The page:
I’ve done some driving with this setup as well as some walking around with them and am impressed. It seems to be more reliable long term than the do it yourself mode, but not sure how much more reliable long term as I’ve only had it about a 3 weeks. 

Video of the focusing in use:
video


What is the downside to this? You will have reduced light collection. SURPRISE! By making the light collection area smaller, less light will be collected, making it a darker image. If you are in a environment where you need more light, then you just flip the cap up or turn on IR illumination if you won't violate OPSEC. 


I've passed this around to a few co-workers to play with and they have been happy with it, although they don't have as much experience under NOD's as I have been able to get. 


Thursday, December 5, 2013

Cold Weather Gear for the LEO

Cold Weather Gear for the LEO

It’s the season for cold weather and that means cold weather gear comes out to play. In my AO, temps can go from 110+ in the summer to less than -20 at night in the winter. The cold weather doesn’t help when you add in the fact you can be standing in the weather (with wind) and 2 minutes later be inside a house that is 80 inside.

How do you prep for that? Research of the SOCOM PCU system, speaking with others who have dealt with the cold weather, as well as hands on experience. I have found many very informative blog posts on “tactical” subjects over at Soldier Systems. In particular, this post on the topic:
http://soldiersystems.net/2012/09/01/canipe-correspondence-winters-coming-prepping-your-wardrobe/

I also looked up YouTube videos and researched for official explanation of what the 9 layer PCU system was:

The big takeaway from this system was the principle of Layering. This is very familiar to someone who goes backpacking or other outdoor activities. The principle is to add or remove clothing as you adjust to outside temperatures. This is also affected by your activity levels.

How do you apply this layering concept to Law Enforcement, specifically Patrol officers? With a bit of accepting you’ll just have to embrace the suck sometimes. This is mainly because of agencies uniform policies and the ensuing restrictions. Some agencies only allow issued gear, others tell you to buy yours 100% out of pocket. There are also places that allow a mix of the above.

What have I found worked?

·      Stocking cap/Watchcap: I like a windstopping model, currently a fan of the Windstopper Fleece from Gore Tex.
·      Gloves: Find a pair that allows you to shoot with them on, then buy 3 of them. I’m regretting not doing that a few years back when my favorite model was closed out and am having to try to find a new model that works. I keep a pair of leather or synthetic gloves in the car as well as a pair of the “Seal Skins” for any pre expected wet weather or wet object handling.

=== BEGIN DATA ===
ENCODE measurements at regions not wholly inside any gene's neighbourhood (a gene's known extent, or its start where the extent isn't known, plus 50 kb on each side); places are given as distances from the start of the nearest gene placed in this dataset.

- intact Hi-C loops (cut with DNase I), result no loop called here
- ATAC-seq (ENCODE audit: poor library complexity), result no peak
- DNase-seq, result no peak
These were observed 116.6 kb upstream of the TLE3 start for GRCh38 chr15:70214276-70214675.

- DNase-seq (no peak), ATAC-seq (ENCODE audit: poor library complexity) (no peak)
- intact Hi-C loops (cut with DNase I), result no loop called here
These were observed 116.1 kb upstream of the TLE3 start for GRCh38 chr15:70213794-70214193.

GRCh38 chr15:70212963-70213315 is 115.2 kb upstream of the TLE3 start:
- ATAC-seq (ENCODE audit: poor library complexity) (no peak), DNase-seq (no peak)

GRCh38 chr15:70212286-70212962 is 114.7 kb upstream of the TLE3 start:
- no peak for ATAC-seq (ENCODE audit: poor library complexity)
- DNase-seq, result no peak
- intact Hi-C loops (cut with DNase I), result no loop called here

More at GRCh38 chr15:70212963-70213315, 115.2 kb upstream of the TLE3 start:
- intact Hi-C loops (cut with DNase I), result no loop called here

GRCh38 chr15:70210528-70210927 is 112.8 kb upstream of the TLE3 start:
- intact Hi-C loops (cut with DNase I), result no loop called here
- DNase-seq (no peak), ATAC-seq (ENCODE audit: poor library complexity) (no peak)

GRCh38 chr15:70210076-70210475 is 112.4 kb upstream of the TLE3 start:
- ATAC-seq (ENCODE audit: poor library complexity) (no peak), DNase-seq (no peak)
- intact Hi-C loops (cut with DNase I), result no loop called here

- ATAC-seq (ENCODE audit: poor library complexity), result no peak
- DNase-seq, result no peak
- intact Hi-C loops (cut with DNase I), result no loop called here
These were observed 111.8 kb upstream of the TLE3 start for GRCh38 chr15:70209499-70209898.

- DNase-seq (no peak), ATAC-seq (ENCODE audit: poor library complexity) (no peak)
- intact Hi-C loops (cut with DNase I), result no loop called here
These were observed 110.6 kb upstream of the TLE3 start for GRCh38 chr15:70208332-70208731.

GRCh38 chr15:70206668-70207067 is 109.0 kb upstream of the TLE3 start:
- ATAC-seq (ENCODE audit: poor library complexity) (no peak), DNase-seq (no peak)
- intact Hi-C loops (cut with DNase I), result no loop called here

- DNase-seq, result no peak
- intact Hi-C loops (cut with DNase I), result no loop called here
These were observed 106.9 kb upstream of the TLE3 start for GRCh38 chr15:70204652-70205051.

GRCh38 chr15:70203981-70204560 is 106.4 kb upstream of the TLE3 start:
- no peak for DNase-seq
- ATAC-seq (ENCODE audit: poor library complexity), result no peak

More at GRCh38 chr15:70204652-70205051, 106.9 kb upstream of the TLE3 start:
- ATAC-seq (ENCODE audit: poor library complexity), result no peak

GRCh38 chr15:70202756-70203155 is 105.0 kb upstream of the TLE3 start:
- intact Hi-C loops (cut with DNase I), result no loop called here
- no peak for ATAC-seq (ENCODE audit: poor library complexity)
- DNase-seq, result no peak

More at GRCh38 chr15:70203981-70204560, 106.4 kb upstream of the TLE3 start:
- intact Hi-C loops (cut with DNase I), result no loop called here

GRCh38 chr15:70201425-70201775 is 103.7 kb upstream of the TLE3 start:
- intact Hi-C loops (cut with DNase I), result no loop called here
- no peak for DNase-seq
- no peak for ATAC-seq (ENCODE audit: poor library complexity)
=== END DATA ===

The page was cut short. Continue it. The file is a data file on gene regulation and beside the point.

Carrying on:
·      Neck Gaiter: Something fleece, ideally with Gore’s Windstopper Fleece or similar. I am running a Outdoor Research one right now and am content with it.
·      Socks: This is the subject of another blog post to elaborate on, but thick high quality socks are a must. Smartwool or Darn Tough Vermont. Really cold weather, I put a thin pair under a thick pair.
·      Boots: Some guys I know run “Cold Weather”  boots all year round.
·      Base Layers top and bottom: Starting the fourth winter of wearing the same pairs of Patagonia Capilene 2. The clothes still look in almost new condition. I like the no longer made Turtlenecks for my shirts as they provide that little bit extra skin coverage for wear in very cold weather. These also handle the sweat of being worn under body armor well. I bought a piece of the Capilene 3 system this winter to see if its enough warmer to justify purchasing more.
·      Coats. This is dictated by policy and will give specific options/limitations. I like to wear a mid weight Fleece for general wear with a rain shell if its wet out. During extremely cold times, I put a Arc’Teryx Atom LT under my duty jacket. This creates a very warm low profile base layer.

I’ve found its worth storing extra cold weather gear in your car, in case the stuff your wearing gets wet. A Jetboil is also kept on hand. This allows me to make hot refreshments if I get soaked – Tea, Instant Coffee or Camp Foods. Hand warmers are useful as well. This stuff can help you, a fellow Officer or First Responder not to mention members of the community you protect and serve.

Psychologically, It’s best to keep the temperature in your house, your car, etc. closer to the outside temperature so you don’t have as much of a “shock” to the system when you get outside.

There is a lot more to this subject, but this is at least an overview of what layers are available and more importantly what works for me. Lots more info is available, just do some research. Your local REI (or EMS for East Coasters) should have knowledgeable staff as well.


Stay warm and dry.